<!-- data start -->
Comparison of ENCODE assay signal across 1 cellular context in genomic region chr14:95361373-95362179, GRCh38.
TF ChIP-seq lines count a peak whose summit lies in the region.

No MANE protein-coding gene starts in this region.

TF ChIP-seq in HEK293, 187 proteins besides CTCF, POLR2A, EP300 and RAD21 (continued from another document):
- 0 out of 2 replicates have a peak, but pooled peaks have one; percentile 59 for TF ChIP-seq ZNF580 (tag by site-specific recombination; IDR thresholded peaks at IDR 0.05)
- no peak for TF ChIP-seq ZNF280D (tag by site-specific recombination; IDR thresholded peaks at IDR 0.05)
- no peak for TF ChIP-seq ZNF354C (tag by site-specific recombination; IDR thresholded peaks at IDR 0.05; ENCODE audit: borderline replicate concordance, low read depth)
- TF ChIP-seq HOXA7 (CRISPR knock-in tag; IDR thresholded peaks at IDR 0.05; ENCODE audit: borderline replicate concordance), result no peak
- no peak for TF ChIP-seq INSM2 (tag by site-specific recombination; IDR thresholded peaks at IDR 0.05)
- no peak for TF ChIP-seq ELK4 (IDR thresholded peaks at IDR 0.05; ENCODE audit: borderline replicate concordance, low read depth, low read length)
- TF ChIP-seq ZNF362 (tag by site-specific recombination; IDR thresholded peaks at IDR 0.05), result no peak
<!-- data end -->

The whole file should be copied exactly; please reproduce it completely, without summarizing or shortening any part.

Comparison of ENCODE assay signal across 1 cellular context in genomic region chr14:95361373-95362179, GRCh38.
TF ChIP-seq lines count a peak whose summit lies in the region.

No MANE protein-coding gene starts in this region.

TF ChIP-seq in HEK293, 187 proteins besides CTCF, POLR2A, EP300 and RAD21 (continued from another document):
- 0 out of 2 replicates have a peak, but pooled peaks have one; percentile 59 for TF ChIP-seq ZNF580 (tag by site-specific recombination; IDR thresholded peaks at IDR 0.05)
- no peak for TF ChIP-seq ZNF280D (tag by site-specific recombination; IDR thresholded peaks at IDR 0.05)
- no peak for TF ChIP-seq ZNF354C (tag by site-specific recombination; IDR thresholded peaks at IDR 0.05; ENCODE audit: borderline replicate concordance, low read depth)
- TF ChIP-seq HOXA7 (CRISPR knock-in tag; IDR thresholded peaks at IDR 0.05; ENCODE audit: borderline replicate concordance), result no peak
- no peak for TF ChIP-seq INSM2 (tag by site-specific recombination; IDR thresholded peaks at IDR 0.05)
- no peak for TF ChIP-seq ELK4 (IDR thresholded peaks at IDR 0.05; ENCODE audit: borderline replicate concordance, low read depth, low read length)
- TF ChIP-seq ZNF362 (tag by site-specific recombination; IDR thresholded peaks at IDR 0.05), result no peak